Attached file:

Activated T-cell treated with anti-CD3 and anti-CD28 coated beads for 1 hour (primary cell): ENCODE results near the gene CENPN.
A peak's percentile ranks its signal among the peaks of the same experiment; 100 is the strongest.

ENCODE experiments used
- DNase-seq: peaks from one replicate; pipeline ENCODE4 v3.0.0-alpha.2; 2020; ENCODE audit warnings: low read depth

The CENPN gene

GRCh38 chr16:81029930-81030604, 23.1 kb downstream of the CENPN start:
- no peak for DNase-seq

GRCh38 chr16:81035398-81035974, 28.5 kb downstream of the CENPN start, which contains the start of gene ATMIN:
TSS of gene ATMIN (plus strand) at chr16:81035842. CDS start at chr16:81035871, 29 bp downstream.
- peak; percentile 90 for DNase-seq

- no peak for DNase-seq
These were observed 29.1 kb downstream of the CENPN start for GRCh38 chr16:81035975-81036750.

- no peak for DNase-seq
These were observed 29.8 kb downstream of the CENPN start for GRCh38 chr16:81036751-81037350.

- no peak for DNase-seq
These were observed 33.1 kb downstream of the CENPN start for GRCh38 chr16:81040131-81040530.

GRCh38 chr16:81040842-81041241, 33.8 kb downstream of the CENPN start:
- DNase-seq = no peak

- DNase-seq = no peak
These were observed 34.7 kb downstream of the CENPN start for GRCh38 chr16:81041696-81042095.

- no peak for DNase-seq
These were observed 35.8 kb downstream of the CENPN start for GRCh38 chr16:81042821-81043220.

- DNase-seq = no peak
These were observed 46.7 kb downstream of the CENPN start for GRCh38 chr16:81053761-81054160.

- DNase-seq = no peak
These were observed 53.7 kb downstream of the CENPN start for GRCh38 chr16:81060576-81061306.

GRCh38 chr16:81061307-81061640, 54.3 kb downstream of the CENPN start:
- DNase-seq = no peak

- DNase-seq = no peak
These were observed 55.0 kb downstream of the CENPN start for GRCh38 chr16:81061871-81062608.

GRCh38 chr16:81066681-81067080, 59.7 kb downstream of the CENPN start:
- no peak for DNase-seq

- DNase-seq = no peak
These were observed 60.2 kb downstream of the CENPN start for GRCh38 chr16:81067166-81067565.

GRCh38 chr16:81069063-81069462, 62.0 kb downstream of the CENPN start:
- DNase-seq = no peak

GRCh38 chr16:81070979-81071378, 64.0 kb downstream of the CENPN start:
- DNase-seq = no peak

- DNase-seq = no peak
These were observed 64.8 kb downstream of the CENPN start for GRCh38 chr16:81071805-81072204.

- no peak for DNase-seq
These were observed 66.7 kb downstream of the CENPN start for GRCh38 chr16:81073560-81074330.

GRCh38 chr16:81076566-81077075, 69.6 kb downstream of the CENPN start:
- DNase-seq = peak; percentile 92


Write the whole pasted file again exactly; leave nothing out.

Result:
Activated T-cell treated with anti-CD3 and anti-CD28 coated beads for 1 hour (primary cell): ENCODE results near the gene CENPN.
A peak's percentile ranks its signal among the peaks of the same experiment; 100 is the strongest.

ENCODE experiments used
- DNase-seq: peaks from one replicate; pipeline ENCODE4 v3.0.0-alpha.2; 2020; ENCODE audit warnings: low read depth

The CENPN gene

GRCh38 chr16:81029930-81030604, 23.1 kb downstream of the CENPN start:
- no peak for DNase-seq

GRCh38 chr16:81035398-81035974, 28.5 kb downstream of the CENPN start, which contains the start of gene ATMIN:
TSS of gene ATMIN (plus strand) at chr16:81035842. CDS start at chr16:81035871, 29 bp downstream.
- peak; percentile 90 for DNase-seq

- no peak for DNase-seq
These were observed 29.1 kb downstream of the CENPN start for GRCh38 chr16:81035975-81036750.

- no peak for DNase-seq
These were observed 29.8 kb downstream of the CENPN start for GRCh38 chr16:81036751-81037350.

- no peak for DNase-seq
These were observed 33.1 kb downstream of the CENPN start for GRCh38 chr16:81040131-81040530.

GRCh38 chr16:81040842-81041241, 33.8 kb downstream of the CENPN start:
- DNase-seq = no peak

- DNase-seq = no peak
These were observed 34.7 kb downstream of the CENPN start for GRCh38 chr16:81041696-81042095.

- no peak for DNase-seq
These were observed 35.8 kb downstream of the CENPN start for GRCh38 chr16:81042821-81043220.

- DNase-seq = no peak
These were observed 46.7 kb downstream of the CENPN start for GRCh38 chr16:81053761-81054160.

- DNase-seq = no peak
These were observed 53.7 kb downstream of the CENPN start for GRCh38 chr16:81060576-81061306.

GRCh38 chr16:81061307-81061640, 54.3 kb downstream of the CENPN start:
- DNase-seq = no peak

- DNase-seq = no peak
These were observed 55.0 kb downstream of the CENPN start for GRCh38 chr16:81061871-81062608.

GRCh38 chr16:81066681-81067080, 59.7 kb downstream of the CENPN start:
- no peak for DNase-seq

- DNase-seq = no peak
These were observed 60.2 kb downstream of the CENPN start for GRCh38 chr16:81067166-81067565.

GRCh38 chr16:81069063-81069462, 62.0 kb downstream of the CENPN start:
- DNase-seq = no peak

GRCh38 chr16:81070979-81071378, 64.0 kb downstream of the CENPN start:
- DNase-seq = no peak

- DNase-seq = no peak
These were observed 64.8 kb downstream of the CENPN start for GRCh38 chr16:81071805-81072204.

- no peak for DNase-seq
These were observed 66.7 kb downstream of the CENPN start for GRCh38 chr16:81073560-81074330.

GRCh38 chr16:81076566-81077075, 69.6 kb downstream of the CENPN start:
- DNase-seq = peak; percentile 92